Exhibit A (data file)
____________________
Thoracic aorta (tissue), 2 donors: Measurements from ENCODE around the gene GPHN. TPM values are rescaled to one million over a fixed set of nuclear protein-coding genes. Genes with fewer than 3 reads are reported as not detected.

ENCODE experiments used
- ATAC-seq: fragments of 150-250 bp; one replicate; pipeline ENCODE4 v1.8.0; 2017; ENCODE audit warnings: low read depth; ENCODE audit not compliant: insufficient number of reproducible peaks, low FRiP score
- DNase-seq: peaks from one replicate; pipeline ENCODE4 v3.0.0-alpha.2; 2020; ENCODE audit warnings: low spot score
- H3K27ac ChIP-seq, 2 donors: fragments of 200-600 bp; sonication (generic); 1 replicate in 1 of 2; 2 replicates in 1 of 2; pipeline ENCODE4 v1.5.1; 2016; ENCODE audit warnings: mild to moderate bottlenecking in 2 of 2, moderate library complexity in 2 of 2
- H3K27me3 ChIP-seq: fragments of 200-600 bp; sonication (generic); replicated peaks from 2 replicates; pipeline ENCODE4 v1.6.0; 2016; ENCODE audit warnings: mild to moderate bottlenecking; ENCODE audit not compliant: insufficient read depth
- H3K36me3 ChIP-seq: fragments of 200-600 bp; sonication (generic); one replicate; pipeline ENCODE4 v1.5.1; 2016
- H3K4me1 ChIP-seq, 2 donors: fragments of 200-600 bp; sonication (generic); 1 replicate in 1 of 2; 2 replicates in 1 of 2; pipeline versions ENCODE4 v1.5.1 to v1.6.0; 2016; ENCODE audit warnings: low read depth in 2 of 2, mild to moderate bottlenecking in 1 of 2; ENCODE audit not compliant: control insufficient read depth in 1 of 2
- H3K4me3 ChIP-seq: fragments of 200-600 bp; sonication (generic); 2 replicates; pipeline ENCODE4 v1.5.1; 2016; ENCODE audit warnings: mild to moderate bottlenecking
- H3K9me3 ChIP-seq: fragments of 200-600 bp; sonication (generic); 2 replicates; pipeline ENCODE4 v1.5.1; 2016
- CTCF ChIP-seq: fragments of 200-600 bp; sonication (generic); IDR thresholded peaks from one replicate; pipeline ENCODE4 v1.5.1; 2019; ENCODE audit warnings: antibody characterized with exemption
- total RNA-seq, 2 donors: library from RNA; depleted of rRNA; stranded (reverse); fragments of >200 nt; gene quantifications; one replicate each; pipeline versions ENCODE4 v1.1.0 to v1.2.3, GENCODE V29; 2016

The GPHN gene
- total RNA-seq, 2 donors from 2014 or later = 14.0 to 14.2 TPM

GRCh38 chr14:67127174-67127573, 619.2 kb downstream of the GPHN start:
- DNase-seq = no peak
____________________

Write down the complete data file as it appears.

Thoracic aorta (tissue), 2 donors: Measurements from ENCODE around the gene GPHN. TPM values are rescaled to one million over a fixed set of nuclear protein-coding genes. Genes with fewer than 3 reads are reported as not detected.

ENCODE experiments used
- ATAC-seq: fragments of 150-250 bp; one replicate; pipeline ENCODE4 v1.8.0; 2017; ENCODE audit warnings: low read depth; ENCODE audit not compliant: insufficient number of reproducible peaks, low FRiP score
- DNase-seq: peaks from one replicate; pipeline ENCODE4 v3.0.0-alpha.2; 2020; ENCODE audit warnings: low spot score
- H3K27ac ChIP-seq, 2 donors: fragments of 200-600 bp; sonication (generic); 1 replicate in 1 of 2; 2 replicates in 1 of 2; pipeline ENCODE4 v1.5.1; 2016; ENCODE audit warnings: mild to moderate bottlenecking in 2 of 2, moderate library complexity in 2 of 2
- H3K27me3 ChIP-seq: fragments of 200-600 bp; sonication (generic); replicated peaks from 2 replicates; pipeline ENCODE4 v1.6.0; 2016; ENCODE audit warnings: mild to moderate bottlenecking; ENCODE audit not compliant: insufficient read depth
- H3K36me3 ChIP-seq: fragments of 200-600 bp; sonication (generic); one replicate; pipeline ENCODE4 v1.5.1; 2016
- H3K4me1 ChIP-seq, 2 donors: fragments of 200-600 bp; sonication (generic); 1 replicate in 1 of 2; 2 replicates in 1 of 2; pipeline versions ENCODE4 v1.5.1 to v1.6.0; 2016; ENCODE audit warnings: low read depth in 2 of 2, mild to moderate bottlenecking in 1 of 2; ENCODE audit not compliant: control insufficient read depth in 1 of 2
- H3K4me3 ChIP-seq: fragments of 200-600 bp; sonication (generic); 2 replicates; pipeline ENCODE4 v1.5.1; 2016; ENCODE audit warnings: mild to moderate bottlenecking
- H3K9me3 ChIP-seq: fragments of 200-600 bp; sonication (generic); 2 replicates; pipeline ENCODE4 v1.5.1; 2016
- CTCF ChIP-seq: fragments of 200-600 bp; sonication (generic); IDR thresholded peaks from one replicate; pipeline ENCODE4 v1.5.1; 2019; ENCODE audit warnings: antibody characterized with exemption
- total RNA-seq, 2 donors: library from RNA; depleted of rRNA; stranded (reverse); fragments of >200 nt; gene quantifications; one replicate each; pipeline versions ENCODE4 v1.1.0 to v1.2.3, GENCODE V29; 2016

The GPHN gene
- total RNA-seq, 2 donors from 2014 or later = 14.0 to 14.2 TPM

GRCh38 chr14:67127174-67127573, 619.2 kb downstream of the GPHN start:
- DNase-seq = no peak